Interview | Will Forte
Will Forte talks auditions, ‘SNL’ comparisons
Published: Tuesday, December 3, 2013
Updated: Tuesday, December 3, 2013 09:12
While promoting his new film “Nebraska,” Will Forte took some time to sit down with the Daily and answer questions about the new Alexander Payne drama.
The Tufts Daily: Can you talk a little bit about your first reaction to Bob Nelson’s script and then the audition process?
Will Forte: I loved the script. It read to me more as a drama than a comedy, so I was really surprised at all these comedic moments that Alexander found, and it made me go back to the script and go, “How did I not know that this was funny, this area right here?” The script was just wonderful. The character that I was auditioning for — I just felt a connection — so I figured, why not send in a tape of me doing the scenes, knowing that I had no shot of realistically getting it? I just really loved the script, so I figured, what the heck? It was like buying a lottery ticket — you just know you have no chance.
TD: Was it more exciting to get the “SNL” call or this one?
WF: They’re very similar calls to get. They’re so exciting, but because of the way my brain works, I can’t savor that moment for very long before the fear sets in. I remember wanting that period between getting the job and starting [the job] to never end. My brain gets nervous about things and goes to worst-case scenarios. The difference [with] “SNL” — when I went into comedy — was that that was my ultimate goal. It was terrifying for me to go into it worrying that you might suck at your dream. This job, however, I would never put on a dream list — it wasn’t even a possibility. It was every bit as intimidating, but it came out of nowhere. It’s a rare experience for any actor, let alone some s***head coming from comedy.
TD: You said you felt a connection to the role. Can you elaborate on whether that made it easier when you went to prepare?
WF: Preparation-wise, it was just about being comfortable with the script, getting to know it. This character was very close to who I am in real life, so you’re comfortable because you know what you should be doing, but you’re uncomfortable because you’re very vulnerable in a way you don’t [usually] feel when you’re playing characters. Things that are more embarrassing, you can just blame on the character. This felt much closer to home and [was also more] revealing. It was terrifying in a way, but also thrilling. By the way, I wasn’t terrified throughout the whole thing, even though I’m making it sound that way. They were very good about making me feel comfortable. We had this week before shooting where we all got together and got to know each other. That was wonderful because by the time we started working, all these things I was worried about — the fear of the unknown — became known.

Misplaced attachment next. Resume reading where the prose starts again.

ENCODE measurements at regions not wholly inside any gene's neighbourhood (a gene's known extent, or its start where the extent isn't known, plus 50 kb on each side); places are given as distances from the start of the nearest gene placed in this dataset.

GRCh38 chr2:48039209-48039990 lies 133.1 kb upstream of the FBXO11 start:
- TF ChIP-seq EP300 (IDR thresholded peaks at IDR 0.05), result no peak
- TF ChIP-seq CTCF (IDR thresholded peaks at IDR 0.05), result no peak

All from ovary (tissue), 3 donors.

TD: Can you talk a little bit about Alexander Payne on set? He’s definitely known as an actor’s director.
WF: He’s an incredibly confident person — very smart [and] knows exactly what he wants — so he’s very relaxed on set, and everyone is then relaxed. He creates a very welcoming set, which helped me a lot.
He gets to a point where the scripts are in such good shape by the time you’re working that you know what is expected of you. There is a feeling of security because you trust him, and you know he’s not going to finish a scene before he has exactly what he wants.
That was something I had to get used to, because I would feel insecure about the way I did something, but he would assure me that we would not be moving on otherwise.
The way he talks to actors differs in every scenario. Sometimes he’ll be very hands-on and detailed in explanations, and other times he’ll just chat with you.
TD: Can you talk a little bit about working with Bruce Dern, June Squibb and Stacy Keach?
WF: It was the best. Those three people have had such amazing careers and worked with so many amazing people, so it terrified me, but they were such wonderful people. They were such great actors. Bruce was nothing like the character you see in the movie.
He was talkative and vibrant, and tells these long stories about Alfred Hitchcock. Then, the cameras would turn on, and he would morph into this man of few words, gruff. It was amazing to watch. June is the same way. She’s very different [from] her character.
She’s very sweet. It was a great learning experience to see them change. And Stacy is just the ultimate cool person. He’s super mellow, always wearing a Kangol.